of the more popular spots on campus to read, sip a beverage and escape the stresses of the week.” The Hildegarde Krause Baker Sculpture Garden originally opened in 1993 as an integral part of the Frances Lehman Loeb Art Center. With its collection of 20th-century sculptures, including works by Frank Stella, Gaston Lachaise and Anthony Caro, the Sculpture Garden has offered visitors to the museum a threedimensional counterpoint to the many contemporaneous two-dimensional works inside the galleries. In 2011, the Art Center partnered with Michael Van Valkenburgh Associates, Inc. to redesign and re-install the Sculpture Garden.

During the re-installation, there was a special discovery of Harriet Frismuth’s “The Call of the Sea.” The fountain, which now sits in the back corner of the garden, was originally in the lake on the Vassar College campus in the 1960s. The sculpture mysteriously disappeared for years before art center curator MaryKay Lombino received an anonymous delivery after the redesigned garden was already planned. Lombino was able to secure a spot for “The Call of the Sea,” allowing it to once again be part of the college community. Admission to the Frances Lehman Loeb Art Center and the outdoor Sculpture Garden is free. For additional information, call 845-437-5632 or visit fllac.vassar.edu.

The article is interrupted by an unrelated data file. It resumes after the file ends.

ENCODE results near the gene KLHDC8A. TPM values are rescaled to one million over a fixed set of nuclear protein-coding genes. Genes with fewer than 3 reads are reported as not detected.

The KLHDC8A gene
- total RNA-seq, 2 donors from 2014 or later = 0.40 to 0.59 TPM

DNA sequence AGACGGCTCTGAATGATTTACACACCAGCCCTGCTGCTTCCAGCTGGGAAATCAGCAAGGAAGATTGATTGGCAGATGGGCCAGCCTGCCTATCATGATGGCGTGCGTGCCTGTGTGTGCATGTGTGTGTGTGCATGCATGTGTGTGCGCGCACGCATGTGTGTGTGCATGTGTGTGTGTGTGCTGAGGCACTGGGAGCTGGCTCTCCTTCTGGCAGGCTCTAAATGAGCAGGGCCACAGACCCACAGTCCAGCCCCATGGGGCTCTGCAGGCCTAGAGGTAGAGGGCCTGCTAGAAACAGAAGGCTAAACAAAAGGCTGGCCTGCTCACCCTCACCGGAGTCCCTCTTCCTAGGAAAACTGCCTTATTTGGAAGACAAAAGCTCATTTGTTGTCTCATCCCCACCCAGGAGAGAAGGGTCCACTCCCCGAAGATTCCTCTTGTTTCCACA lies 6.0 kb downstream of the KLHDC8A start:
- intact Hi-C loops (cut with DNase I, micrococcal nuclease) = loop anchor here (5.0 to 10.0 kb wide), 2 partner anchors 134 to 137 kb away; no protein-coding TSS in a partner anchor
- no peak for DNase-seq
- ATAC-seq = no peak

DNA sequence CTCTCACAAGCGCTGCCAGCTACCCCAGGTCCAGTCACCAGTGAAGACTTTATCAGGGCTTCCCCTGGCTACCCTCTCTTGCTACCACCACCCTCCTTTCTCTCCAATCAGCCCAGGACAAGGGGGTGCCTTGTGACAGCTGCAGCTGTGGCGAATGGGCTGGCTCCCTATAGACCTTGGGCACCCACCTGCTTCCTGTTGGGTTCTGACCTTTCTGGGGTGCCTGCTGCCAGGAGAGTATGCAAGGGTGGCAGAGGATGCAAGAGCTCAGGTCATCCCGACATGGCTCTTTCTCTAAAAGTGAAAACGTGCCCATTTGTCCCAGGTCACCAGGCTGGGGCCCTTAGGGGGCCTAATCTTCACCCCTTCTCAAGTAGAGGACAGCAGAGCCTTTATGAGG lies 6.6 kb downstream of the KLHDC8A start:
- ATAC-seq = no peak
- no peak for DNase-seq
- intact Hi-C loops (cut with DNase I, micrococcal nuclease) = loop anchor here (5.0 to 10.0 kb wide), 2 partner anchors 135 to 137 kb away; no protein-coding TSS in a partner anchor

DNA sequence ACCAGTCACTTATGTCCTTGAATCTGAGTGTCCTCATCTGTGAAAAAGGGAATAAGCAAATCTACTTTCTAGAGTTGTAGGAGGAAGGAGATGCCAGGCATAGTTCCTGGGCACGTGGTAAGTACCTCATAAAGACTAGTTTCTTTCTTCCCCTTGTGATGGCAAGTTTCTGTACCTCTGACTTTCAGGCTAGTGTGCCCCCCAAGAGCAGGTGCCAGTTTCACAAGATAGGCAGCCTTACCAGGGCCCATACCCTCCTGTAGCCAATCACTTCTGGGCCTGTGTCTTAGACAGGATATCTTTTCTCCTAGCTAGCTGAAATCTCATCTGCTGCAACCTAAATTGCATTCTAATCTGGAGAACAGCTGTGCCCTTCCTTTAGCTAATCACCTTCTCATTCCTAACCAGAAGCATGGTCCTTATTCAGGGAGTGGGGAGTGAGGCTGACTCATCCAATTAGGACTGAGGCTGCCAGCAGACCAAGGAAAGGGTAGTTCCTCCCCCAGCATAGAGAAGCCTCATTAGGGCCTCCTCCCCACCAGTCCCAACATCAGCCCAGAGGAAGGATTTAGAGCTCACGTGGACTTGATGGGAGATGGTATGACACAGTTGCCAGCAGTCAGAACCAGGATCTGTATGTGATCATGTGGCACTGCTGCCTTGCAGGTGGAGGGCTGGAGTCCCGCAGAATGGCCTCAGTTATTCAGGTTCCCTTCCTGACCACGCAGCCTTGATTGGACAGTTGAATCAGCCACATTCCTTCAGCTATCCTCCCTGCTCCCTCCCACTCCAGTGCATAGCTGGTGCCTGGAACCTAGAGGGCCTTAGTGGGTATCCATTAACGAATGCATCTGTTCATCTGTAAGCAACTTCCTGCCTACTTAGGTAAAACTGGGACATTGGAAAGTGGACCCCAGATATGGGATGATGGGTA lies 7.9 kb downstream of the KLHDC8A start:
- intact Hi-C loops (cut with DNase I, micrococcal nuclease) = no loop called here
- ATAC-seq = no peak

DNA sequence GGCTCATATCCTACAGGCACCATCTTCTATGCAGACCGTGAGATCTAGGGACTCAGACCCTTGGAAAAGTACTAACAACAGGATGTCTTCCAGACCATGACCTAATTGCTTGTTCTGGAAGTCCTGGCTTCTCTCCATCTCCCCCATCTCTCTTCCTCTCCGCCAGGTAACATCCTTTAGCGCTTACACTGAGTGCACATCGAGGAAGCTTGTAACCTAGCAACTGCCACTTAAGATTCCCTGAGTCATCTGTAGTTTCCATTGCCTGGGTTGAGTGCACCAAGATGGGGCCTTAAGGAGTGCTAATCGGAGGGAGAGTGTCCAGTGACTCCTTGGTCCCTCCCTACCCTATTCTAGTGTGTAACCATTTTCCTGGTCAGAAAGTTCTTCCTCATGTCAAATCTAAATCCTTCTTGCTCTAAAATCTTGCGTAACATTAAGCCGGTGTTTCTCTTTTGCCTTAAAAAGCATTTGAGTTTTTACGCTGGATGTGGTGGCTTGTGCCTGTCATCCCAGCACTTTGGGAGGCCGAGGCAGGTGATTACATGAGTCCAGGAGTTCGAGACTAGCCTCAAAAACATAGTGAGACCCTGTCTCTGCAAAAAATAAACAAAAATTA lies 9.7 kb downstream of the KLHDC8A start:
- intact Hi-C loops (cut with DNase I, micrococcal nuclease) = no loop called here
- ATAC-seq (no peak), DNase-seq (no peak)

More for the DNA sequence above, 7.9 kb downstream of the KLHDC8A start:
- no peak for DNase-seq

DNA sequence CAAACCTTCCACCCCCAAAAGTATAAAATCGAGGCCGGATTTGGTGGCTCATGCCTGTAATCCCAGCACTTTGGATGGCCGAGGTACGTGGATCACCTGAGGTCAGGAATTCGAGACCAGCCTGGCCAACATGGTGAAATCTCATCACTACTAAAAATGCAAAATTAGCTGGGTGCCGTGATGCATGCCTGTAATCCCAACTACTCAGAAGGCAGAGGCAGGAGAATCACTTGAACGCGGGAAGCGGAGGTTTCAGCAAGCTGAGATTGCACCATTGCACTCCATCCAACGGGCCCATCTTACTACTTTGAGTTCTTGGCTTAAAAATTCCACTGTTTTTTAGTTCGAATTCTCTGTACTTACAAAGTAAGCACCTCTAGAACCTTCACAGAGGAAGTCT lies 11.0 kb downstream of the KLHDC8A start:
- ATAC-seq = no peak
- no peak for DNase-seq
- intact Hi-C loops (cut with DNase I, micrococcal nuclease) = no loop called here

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{16} May 16, 2012 | editorial@thehudsonvalleynews.com | Hudson valley news


SPCA, Mill Street Loft join forces for Art Fur All

Hungry market-goers line up for a snack from Aba’s Falafel; Singer and guitarist Josh Tyler sings “Up on Cripple Creek.”

STORY AND PHOTOS BY CHRISTOPHER LENNON

The first Rhinebeck Farmers’ Market of the 2012 season was held under sunny skies Sunday afternoon, attracting large numbers of shoppers on the hunt for some of the Hudson Valley’s best offerings. The market will now be open at the municipal parking lot (near the doughboy statue) every Sunday from 10 a.m. until 2 p.m. through Thanksgiving.